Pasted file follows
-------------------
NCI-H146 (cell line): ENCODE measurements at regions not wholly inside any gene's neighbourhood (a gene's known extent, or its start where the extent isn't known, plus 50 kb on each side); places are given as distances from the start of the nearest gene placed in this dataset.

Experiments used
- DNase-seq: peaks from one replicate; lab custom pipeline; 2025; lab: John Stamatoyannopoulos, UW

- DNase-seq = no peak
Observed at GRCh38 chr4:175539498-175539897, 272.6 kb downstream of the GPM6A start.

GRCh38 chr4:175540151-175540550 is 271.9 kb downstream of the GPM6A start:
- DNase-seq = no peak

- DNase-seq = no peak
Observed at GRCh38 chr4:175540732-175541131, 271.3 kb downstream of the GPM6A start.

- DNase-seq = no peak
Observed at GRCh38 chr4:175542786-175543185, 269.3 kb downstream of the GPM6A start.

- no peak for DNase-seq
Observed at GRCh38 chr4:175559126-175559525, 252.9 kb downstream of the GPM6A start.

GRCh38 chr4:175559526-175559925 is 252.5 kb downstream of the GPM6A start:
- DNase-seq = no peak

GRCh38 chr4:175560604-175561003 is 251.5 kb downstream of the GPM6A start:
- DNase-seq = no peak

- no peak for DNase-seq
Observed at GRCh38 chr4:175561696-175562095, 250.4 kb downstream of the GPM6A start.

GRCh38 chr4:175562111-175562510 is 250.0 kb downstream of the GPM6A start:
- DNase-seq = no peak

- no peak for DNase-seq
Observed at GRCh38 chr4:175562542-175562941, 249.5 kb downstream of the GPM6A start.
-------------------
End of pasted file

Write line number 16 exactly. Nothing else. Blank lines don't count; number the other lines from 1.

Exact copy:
GRCh38 chr4:175560604-175561003 is 251.5 kb downstream of the GPM6A start: